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Bill, Enrolled Agent
Category: Tax
Satisfied Customers: 3153
Experience:  EA, CEBS - 35 years experience providing financial advice
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Do I pay taxes on money left to me...not a trust but I am a

Resolved Question:

a benificiary on a mutual fund and some stock. If I cash them out do I need to pay taxes?
Submitted: 9 years ago.
Category: Tax
Expert:  Bill replied 9 years ago.

Were you beneficiary on the account (such as a Transfer on Death Account or IRA)? When did you receive the assets?

Customer: replied 9 years ago.
Yes I am a beneficiary on the accounts and I am about to do the transer on death account. I have not received anything as yet....I am just about to submit the paperwork to transer the assets to my name.
Expert:  Bill replied 9 years ago.
If they are TOD accounts then there are no income tax implications if the assets are distributed to you in-kind. When you sell the funds or stocks then you will calculate gain or loss based on the difference between the sales proceeds and the values on the decedent's date of death. Any gain or loss would be considered long term. If there are any IRA accounts involved, then you will pay income tax when you take distributions from the account. If the decedent's gross estate was less than $2,000,000 there will be no federal estate taxes. Depending on the decedent's state of residence, there could be state estate or inheritance taxes.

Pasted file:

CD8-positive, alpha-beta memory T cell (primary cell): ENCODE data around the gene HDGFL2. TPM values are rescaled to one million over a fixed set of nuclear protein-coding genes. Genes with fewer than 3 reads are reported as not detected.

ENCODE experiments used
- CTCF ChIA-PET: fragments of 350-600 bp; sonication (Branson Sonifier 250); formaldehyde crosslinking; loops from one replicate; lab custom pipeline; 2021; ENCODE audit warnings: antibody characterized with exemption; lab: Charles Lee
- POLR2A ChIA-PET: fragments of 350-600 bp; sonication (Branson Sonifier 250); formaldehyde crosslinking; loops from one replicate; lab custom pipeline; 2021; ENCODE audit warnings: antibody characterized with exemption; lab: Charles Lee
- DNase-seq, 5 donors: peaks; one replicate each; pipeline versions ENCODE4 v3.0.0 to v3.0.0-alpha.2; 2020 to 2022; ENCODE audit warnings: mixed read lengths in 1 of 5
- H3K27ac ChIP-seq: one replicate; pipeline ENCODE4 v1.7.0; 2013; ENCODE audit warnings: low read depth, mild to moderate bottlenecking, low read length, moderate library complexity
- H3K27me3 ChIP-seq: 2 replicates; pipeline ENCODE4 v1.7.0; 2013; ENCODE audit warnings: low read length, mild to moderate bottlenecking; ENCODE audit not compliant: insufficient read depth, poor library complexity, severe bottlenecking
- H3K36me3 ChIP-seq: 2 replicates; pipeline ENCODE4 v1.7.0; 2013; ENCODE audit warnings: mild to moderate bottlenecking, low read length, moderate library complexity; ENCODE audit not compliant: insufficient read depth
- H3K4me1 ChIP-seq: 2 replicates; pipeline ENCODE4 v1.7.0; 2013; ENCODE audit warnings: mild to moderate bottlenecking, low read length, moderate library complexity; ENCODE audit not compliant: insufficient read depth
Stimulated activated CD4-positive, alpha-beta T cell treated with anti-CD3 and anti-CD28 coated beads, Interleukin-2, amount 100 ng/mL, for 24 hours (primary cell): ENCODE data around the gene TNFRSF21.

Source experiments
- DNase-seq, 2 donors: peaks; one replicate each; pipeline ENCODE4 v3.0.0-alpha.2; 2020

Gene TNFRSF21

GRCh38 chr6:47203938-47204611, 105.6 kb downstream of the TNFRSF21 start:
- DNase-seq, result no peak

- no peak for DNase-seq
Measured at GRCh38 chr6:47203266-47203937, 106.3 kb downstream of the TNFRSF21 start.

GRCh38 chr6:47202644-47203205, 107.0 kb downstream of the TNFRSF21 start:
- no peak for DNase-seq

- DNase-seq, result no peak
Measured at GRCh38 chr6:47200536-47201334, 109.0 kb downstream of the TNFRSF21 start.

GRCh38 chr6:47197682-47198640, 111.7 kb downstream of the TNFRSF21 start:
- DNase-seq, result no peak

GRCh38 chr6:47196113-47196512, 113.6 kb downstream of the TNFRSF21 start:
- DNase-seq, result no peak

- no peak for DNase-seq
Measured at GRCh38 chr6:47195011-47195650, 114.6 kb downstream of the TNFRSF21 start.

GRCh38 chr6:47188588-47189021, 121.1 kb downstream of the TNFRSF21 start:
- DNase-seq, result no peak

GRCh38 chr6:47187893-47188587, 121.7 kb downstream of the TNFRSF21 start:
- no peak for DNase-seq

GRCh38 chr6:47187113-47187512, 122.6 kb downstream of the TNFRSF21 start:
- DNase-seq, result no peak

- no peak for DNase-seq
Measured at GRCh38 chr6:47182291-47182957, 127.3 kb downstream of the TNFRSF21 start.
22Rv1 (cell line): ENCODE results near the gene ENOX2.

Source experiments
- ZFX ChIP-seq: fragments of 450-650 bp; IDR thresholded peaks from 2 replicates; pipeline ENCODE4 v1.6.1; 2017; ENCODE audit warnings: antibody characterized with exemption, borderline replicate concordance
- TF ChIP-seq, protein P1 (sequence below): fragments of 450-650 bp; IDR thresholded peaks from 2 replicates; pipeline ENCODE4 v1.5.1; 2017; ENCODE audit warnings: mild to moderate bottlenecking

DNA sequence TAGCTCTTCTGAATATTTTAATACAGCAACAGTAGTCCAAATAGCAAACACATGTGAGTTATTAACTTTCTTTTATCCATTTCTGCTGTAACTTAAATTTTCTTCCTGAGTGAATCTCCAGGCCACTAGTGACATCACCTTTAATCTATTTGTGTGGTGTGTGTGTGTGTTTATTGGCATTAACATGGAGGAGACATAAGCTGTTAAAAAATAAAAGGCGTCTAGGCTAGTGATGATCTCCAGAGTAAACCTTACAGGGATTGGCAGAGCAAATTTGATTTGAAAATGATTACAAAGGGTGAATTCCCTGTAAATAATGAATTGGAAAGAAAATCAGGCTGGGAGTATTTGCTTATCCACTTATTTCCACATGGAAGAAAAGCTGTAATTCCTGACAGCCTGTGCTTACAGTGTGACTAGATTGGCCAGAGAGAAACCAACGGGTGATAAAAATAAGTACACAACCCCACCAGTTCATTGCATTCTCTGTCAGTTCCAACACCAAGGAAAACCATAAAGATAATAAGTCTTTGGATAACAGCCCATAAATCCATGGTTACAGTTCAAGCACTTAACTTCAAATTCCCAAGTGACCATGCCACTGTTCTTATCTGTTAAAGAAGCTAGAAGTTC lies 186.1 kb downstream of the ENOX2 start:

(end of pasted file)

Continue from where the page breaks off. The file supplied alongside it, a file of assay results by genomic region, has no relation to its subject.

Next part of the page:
Customer: replied 9 years ago.
Reply to Bill's Post: I have a few questions regarding your answer.
What is TOD? You are talking to a novice. What do you mean by distributed to you in kind? You talk about selling funds or stocks...are you saying that if the stock is more at the time that i sell then i would pay taxes on the gain? Also what are distributions on account. Also I live in Queens NY do you know what the state taxes (what percentage they would be)? You can either answer these directly or you can rewrite for a novice. Once you do I will submit payment. Thanks!
Expert:  Bill replied 9 years ago.
A TOD (Transfer on Death) is an account that will pay out the assets in the account to the beneficiary who the decedent designated on the account. If it was not established under this arrangement and was an account owned in the decedent's name only, then the executor of the will would provide instructions to have the assets paid to the estate. If it was joint account with rights of survivorship, then there would be 2 names on the account and the assets would be transferred to the surviving tenant. Distributed in-kind means that the assets are put in your name (not sold) and either transferred to a new account in your name or sent to you via stock certificates or mutual fund confirmation statements. If the account is an IRA, any time you withdraw from the account it is referred to as a distribution. Assuming the account was not an IRA, if you sell the stock for more than it was valued at on the decendent's date of death, then you will have to pay income taxes on the gain. For federal income taxes the gain would be taxed at 0 or 15% rates depending on your overall income. In NY the state income taxes are 4 - 6.85% depending on your total income. For example, if your taxable income is in excess of $20,000 then the rate is 6.85% on the amount of income in excess of this.
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